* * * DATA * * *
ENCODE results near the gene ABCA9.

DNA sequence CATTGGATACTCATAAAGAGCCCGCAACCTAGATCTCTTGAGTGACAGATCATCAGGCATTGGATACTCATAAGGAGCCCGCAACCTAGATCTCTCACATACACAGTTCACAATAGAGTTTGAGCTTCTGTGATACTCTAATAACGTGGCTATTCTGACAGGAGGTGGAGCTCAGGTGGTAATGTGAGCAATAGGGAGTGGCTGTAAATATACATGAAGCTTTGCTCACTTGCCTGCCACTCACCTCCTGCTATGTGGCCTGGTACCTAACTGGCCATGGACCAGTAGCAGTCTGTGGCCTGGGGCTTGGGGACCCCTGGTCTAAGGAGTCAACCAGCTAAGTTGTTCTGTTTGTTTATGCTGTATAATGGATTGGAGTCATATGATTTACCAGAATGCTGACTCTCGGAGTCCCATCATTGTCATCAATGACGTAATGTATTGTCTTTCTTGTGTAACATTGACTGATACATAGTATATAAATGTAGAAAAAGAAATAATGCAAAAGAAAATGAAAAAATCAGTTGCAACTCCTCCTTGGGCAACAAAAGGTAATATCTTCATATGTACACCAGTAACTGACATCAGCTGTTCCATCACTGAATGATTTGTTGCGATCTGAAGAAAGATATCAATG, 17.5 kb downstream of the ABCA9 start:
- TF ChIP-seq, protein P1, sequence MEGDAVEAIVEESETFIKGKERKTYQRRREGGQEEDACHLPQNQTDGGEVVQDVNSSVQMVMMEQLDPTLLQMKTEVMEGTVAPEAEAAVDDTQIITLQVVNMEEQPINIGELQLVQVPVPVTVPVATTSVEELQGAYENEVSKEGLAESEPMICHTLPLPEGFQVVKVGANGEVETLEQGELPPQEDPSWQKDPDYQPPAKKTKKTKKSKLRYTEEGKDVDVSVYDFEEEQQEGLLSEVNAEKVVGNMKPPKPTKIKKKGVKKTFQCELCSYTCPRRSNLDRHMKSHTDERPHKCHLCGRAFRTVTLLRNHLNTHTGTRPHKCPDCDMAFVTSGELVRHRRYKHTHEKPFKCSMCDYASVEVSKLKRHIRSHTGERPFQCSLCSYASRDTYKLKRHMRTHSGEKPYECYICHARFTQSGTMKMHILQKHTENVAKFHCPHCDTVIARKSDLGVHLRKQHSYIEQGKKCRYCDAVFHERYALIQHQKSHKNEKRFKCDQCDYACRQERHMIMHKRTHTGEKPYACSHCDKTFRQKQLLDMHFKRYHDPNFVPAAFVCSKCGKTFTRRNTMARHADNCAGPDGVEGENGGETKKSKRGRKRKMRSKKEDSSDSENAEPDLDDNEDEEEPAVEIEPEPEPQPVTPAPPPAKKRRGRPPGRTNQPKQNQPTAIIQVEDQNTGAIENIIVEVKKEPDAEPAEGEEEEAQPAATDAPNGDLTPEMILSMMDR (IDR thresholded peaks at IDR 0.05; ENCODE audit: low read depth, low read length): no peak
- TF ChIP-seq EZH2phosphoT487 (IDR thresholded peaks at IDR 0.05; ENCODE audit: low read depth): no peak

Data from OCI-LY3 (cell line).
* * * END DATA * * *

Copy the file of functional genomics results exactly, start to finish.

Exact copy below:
ENCODE results near the gene ABCA9.

DNA sequence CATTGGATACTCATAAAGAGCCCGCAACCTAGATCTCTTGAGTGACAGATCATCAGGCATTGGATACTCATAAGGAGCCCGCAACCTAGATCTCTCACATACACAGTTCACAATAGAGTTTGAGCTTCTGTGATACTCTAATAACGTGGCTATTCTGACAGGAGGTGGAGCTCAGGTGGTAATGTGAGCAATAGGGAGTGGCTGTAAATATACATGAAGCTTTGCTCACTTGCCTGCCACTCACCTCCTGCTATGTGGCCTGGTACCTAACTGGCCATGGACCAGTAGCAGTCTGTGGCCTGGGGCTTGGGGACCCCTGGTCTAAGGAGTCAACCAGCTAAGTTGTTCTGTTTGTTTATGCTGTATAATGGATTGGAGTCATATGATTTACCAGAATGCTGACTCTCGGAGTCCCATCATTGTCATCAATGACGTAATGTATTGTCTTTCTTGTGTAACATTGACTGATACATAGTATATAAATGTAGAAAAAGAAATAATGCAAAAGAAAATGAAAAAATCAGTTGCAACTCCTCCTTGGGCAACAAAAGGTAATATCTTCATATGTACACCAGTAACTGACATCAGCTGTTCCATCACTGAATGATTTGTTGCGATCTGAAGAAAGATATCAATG, 17.5 kb downstream of the ABCA9 start:
- TF ChIP-seq, protein P1, sequence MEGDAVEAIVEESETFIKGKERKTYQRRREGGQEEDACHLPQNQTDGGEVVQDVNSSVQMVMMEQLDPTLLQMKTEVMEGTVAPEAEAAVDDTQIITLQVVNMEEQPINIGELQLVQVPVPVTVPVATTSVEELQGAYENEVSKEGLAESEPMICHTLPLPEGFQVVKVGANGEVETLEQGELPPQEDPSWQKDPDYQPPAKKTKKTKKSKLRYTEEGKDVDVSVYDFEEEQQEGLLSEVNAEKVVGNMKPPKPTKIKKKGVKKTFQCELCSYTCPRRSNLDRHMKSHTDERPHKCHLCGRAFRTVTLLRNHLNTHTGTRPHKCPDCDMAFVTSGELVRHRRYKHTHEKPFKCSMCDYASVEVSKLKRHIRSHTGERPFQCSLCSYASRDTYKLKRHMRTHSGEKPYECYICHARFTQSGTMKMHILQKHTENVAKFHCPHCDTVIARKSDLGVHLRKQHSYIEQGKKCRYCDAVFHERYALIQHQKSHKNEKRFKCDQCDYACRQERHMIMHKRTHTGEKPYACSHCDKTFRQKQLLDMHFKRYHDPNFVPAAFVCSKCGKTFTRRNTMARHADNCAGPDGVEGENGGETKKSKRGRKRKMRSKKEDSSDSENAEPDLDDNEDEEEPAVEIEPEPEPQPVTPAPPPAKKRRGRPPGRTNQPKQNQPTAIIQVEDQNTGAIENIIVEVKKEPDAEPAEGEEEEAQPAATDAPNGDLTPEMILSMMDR (IDR thresholded peaks at IDR 0.05; ENCODE audit: low read depth, low read length): no peak
- TF ChIP-seq EZH2phosphoT487 (IDR thresholded peaks at IDR 0.05; ENCODE audit: low read depth): no peak

Data from OCI-LY3 (cell line).